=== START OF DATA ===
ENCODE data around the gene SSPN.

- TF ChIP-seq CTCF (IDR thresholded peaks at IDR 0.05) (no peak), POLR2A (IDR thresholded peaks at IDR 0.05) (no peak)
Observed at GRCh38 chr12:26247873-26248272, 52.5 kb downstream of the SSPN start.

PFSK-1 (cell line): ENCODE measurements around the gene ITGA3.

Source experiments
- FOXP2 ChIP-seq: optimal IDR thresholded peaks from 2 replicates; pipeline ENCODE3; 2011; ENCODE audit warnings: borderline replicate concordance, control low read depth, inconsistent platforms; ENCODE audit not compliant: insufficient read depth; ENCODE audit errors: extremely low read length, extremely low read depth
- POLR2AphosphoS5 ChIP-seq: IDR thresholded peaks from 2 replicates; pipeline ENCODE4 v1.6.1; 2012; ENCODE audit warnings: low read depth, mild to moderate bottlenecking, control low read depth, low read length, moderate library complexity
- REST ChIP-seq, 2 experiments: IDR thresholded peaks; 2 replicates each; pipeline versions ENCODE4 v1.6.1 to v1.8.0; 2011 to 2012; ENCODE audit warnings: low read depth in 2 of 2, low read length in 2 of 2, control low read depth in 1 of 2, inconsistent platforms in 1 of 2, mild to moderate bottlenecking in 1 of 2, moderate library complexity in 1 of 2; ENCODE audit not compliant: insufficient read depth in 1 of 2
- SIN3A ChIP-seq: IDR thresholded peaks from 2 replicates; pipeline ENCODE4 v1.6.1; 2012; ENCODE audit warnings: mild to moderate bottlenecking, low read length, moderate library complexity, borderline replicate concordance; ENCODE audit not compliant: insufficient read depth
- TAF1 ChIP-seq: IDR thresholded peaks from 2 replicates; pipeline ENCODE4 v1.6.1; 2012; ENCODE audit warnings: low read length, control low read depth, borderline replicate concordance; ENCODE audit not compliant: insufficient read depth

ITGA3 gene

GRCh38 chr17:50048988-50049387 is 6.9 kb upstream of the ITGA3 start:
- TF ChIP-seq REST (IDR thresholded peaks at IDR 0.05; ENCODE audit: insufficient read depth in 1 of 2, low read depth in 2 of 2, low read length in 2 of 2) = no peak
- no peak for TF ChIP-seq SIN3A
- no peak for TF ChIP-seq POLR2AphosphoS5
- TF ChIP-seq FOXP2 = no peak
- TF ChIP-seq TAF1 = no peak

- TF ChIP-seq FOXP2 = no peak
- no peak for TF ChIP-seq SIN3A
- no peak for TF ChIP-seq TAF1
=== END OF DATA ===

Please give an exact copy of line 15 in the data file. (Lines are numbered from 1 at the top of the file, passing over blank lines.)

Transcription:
- no peak for TF ChIP-seq POLR2AphosphoS5